Monday, February 28, 2005

Ways to keep what's happenning to Terri Schaivo and her family from happenning to you

I'm going to get exceedingly practical today.

There are things that every person of legal age can do that can help you get the care you want and need, and keep you safe from the interventions you neither need nor want.

For starters, study and pray. Learn what it is, in your depths, that you do want. Listen to serious discussions of medical ethics, such as those taking place right now that have been instigated by Terri's situation. Read some of the fine teaching documents that our Pope and our bishops have issued about the end of life. A particularly good and easy to read one is Now and at the Hour of Our Death, which the bishops of my state wrote several years ago.

Then, talk about it. Have serious conversations with your family and your friends about medical care, about disability, and about end of life issues. Not just a "by the way" reaction to some passing news item or TV drama, but actual conversation, discussion, even argument, about what and where and when and how. Hash out just what it is that you want and that you believe, and make sure that those who care about you, and those who are legally connected to you, like spouses and parents and sibs, know what they are and, if possible, how you got to them. Even if they don't agree with you --- in fact, ESPECIALLY if they don't agree!

You are NOT too young or too healthy to consider or talk about these things. Elderly will inevitably arrive, and Disabled is the one minority group that anyone can join at any time, involuntarily and without warning. If you are old enough to read my blog, you are old enough to start studying and thinking about and discussing these things.

Next, write down in a legal kind of way instructions for when you cannot give instructions, in one of the ways recognised by your country or state. In my state, there are two ways to do this, the Declaration to Physicians [pdf file], also called a "living will", and the Durable Power of Attorney for Health Care [also pdf file].

Generally, Living Wills are a bad option. They by their nature define things too strictly and they do not establish anyone to make the judgment calls that pretty inevitably must be made. Then, by law, they must be followed even if the circumstances change. Also, most Living Will forms work from the presumption that one would rather not live. [Though some right-to-life groups have developed living will forms which support life support, such as this one from Wisconsin Right to Life.] However, if there are certain things that you know ABSOLUTELY that you want to keep from happening to you --- an example might be a Jehovah's Witness who absolutely doesn't want to be transfused. or someone who absolutely refuses any consent for surgery --- then the Living Will may be for you.

More generally useful, however, is the Durable Power of Attorney for Health Care. This document appoints one or two persons to make decisions for you when that time comes that you cannot do it for yourself, and gives some guidance and restrictions to them. Choose people that you trust, and who agree with you about end of life issues and the last things. If there are particular things you want or don't want, or particular instructions that your proxy needs to know, put them down. Mine states that if I need to be permanently institutionalized, that it be in a geographic region where I can be regularly visited by my relatives, and also states that continuation or discontinuation of life support should be only in accord with Catholic moral teaching. I chose two of my siblings who are most in agreement with me about both the Faith and the stage when it is time to let go. Choose people you trust. If that isn't your spouse or your parent and they think they ought to be, have that fight right now, while you can still stick up for yourself! And, at least once a year, read your Durable Power of Attorney and make sure it still reflects what you want and that you still trust the ones you chose --- and void it and make a new one if that is indicated. Don't let it moulder. [Your beloved fiance of 1998 could well be your abusive alienated ex in 2007 when you have that auto accident......] Keep it up to date, and make sure all your doctors have copies.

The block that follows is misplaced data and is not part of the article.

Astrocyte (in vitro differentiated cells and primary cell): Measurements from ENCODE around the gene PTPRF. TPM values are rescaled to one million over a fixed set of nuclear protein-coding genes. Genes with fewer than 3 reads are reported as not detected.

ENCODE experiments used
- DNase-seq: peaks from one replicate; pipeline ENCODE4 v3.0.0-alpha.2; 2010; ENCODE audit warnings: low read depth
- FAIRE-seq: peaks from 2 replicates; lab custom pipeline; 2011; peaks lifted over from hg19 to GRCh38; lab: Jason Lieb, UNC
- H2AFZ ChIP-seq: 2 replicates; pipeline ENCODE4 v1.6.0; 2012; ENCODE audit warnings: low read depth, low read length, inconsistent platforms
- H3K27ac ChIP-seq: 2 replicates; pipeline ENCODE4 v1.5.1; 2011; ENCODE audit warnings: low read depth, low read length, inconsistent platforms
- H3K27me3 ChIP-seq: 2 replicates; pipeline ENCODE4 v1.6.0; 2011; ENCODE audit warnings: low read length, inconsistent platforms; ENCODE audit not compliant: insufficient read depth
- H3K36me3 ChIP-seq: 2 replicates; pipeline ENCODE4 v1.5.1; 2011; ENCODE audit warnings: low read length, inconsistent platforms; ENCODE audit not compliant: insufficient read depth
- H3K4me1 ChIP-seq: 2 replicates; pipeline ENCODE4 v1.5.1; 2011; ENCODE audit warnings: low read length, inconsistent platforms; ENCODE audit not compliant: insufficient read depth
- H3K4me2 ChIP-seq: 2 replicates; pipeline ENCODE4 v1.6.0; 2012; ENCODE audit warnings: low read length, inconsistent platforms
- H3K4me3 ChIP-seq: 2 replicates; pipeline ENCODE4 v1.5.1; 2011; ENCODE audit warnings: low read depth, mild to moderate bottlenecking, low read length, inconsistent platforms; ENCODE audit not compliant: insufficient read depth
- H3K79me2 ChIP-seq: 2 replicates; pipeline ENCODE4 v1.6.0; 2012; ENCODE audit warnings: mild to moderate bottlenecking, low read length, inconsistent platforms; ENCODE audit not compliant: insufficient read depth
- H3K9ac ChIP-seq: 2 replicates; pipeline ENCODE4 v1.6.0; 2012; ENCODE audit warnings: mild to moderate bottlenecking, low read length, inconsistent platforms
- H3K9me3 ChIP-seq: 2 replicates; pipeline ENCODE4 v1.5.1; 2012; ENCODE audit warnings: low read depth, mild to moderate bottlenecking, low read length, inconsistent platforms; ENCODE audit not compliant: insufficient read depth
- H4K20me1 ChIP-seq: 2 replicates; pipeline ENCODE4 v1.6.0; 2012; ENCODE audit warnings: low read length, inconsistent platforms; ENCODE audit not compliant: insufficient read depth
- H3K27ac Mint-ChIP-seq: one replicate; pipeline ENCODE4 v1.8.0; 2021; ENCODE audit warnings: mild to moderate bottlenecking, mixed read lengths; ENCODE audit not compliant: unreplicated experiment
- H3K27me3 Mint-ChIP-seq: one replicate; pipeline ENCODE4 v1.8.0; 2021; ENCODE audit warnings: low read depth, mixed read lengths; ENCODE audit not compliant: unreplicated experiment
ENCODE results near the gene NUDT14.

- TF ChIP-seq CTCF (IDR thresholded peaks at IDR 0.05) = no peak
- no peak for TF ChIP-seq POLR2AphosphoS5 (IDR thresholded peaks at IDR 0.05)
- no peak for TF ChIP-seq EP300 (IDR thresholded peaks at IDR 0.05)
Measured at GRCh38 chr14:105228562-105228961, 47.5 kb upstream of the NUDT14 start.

This is how you keep yourself from being the center of a legal tug-of-war when you become disabled or are approaching death

And, while you are thinking of end things, how about some basic funeral planning, making sure your kin knows where your plot is if you have one, maybe some basic instructions? And, a regular old will, so your children have a guardian you would want and your kinfolk don't fight over your stuff the morning after the burial .......
.

1 comment:

Margaret said...

As a married woman, wouldn't my husband automatically have this power already? We are very much of one mind on these issues-- I would actually hesitate to commit these kinds of guidelines to paper rather than his good judgement...